Be a Good Summit Host With These Tips

summit success Mar 13, 2019

Hosting your first online summit can feel like a lot of pressure and for good reason. There are all kinds of people who want to get good results from the work you're doing:

  • You
  • Your speakers
  • Your attendees

Thinking about it that way can be intimidating, but there are some specific things you can do to make sure everything is happy in the end. So today, we'll talk about the four most important parts of being a good virtual summit host. 

Go in with the goal to make a difference

A while back I wrote a blog post about how to give back through your virtual summit. The biggest point I made in that post was that a big way you can give back and make a difference through a summit is by donating a portion of your earnings. In my first summit, I donated $2000 to Mission of Hope Haiti and my attendees absolutely love it. 

But there are other things you can do besides donating money.

For example, your audience is coming to your summit with a specific goal in mind and they want to achieve whatever you've promised them in your registration page copy. So, a great way to make a difference through your summit is to actually get real results for your audience. This will depend on the way you position the summit, the speakers you select, and the types of presentations you encourage your speakers to create.

You can also make a difference by making sure your speakers get as much return on their efforts as possible. This can be done by helping them grow their email lists, ensuring they make an income, and getting them in front of a new audience. Also with your speakers, keep diversity in mind. If you have a list of potential speakers and they all look similar, make an effort to end up with a diverse speaker lineup. 

Be active and responsive

The second way to be a good summit host is to be active and responsive before, during, and after the event.

During the event, you'll get a lot of questions, both through email and in your Facebook group. Be sure to answer them quickly and kindly. The easiest way to do this is to have canned responses once you start getting questions.

For example, the most common questions I got were "Where do I go to see the schedule?" and "How can I log in to my account after purchasing?" Canned responses save a whole lot of time once all those questions start coming in from thousands of attendees.

Also, hire help if you think you'll need it. If you don't have time to be in your inbox answering questions or in your Facebook group, bring on an assistant who can give your speakers and attendees the answers they'll need.

In regards to being active, be in your Facebook group and cheer your attendees on as they are going through the presentations and implementing what they learned. Getting a little support from you will make them even more excited to make progress.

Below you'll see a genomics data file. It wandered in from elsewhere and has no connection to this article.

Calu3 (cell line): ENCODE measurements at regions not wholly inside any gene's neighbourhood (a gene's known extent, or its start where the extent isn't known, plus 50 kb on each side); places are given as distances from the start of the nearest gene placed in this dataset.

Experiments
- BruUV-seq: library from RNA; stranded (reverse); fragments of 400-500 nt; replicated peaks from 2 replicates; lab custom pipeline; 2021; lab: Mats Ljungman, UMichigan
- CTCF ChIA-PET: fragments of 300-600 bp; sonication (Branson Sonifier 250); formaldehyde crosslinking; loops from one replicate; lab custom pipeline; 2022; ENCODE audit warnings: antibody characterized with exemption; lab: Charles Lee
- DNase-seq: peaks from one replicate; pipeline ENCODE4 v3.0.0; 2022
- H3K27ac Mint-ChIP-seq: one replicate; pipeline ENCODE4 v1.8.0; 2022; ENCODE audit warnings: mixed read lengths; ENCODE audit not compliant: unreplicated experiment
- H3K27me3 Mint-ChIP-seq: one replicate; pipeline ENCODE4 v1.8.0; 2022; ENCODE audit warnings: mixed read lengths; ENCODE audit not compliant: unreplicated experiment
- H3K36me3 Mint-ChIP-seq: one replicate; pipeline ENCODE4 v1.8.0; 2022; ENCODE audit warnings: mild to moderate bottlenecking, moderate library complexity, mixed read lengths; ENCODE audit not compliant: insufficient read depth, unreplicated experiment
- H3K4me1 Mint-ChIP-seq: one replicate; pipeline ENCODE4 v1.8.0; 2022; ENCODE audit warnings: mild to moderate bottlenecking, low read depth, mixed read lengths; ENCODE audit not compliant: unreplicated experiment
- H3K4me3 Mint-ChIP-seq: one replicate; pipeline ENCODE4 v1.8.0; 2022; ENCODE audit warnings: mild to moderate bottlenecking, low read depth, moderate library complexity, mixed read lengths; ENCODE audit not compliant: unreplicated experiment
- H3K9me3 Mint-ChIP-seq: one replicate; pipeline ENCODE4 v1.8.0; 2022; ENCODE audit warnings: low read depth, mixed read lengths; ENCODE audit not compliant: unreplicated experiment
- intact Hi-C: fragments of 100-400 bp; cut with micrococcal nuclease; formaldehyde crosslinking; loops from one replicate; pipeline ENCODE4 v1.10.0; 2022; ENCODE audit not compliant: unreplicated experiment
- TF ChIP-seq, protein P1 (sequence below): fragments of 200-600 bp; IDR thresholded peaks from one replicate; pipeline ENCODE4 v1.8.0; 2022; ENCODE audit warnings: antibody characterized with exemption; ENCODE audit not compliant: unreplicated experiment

Support your speakers

Next, support your speakers. Not only while they're preparing their presentations, but afterwards as well. If the presentations are pre-recorded, attend each one and interact with your speaker in the chatbox. This will leave your speakers feeling good after the event is over. 

In a previous blog post, I talked about how to have happy and engaged speakers for your virtual summit. We talked about things like making sure they understand your cause, keeping them updated, and providing all the resources you can. These things tie right back in to being a good summit host. 

Also give your speakers plenty of time to create their presentation. I've heard of hosts reaching out to speakers and having a due date one or two weeks in advance. Give your speakers at least a month to fit it in their schedule. That's going to give them a great experience, increase the likelihood that speakers say yes and get you better presentations as a result. 

And don't be afraid to give your speakers shout outs on social media and your website. I've seen summit hosts that never say a thing about their speakers during the promotion period and whenever speakers come up on the website, there's no link to their website. To me, this seems like the summit host is trying to keep all the success to themselves when in reality, all of the speakers are the reason for that success. So, don't be afraid to share your speakers on social media, and link to them on the website. 

And last, keep your speakers updated on how things are going throughout the event. Let them know how sign-ups are coming along, if sales are being made, and what step you are at in the process. 

Be prepared

And last, be prepared and insanely organized. A lot goes into hosting an online summit and, honestly, the small details can be the most important part. They can be what makes your summit stand apart from the rest and leaves a lasting impression on your attendees and speakers.

When you're planning your summit, pay attention to the details. Things like:

  • How are your attendees going to get links for each day's presentations?
  • How will they get around the registration page to log in if they've made a purchase?
  • How are your speakers going to benefit from taking part in your event?
  • When can they expect you to send email lists and/or payouts?

These might appear to be small details but they add up to be super important. If you want to make sure you don't forget any of the smaller details in your first summit, check out the Summit Host Process Map - my step-by-step process for hosting an online summit. 

Is your first summit coming up? 

If you're getting ready to host your first online summit, take some time to reflect on these points and note the things you can do to be an amazing summit host. 

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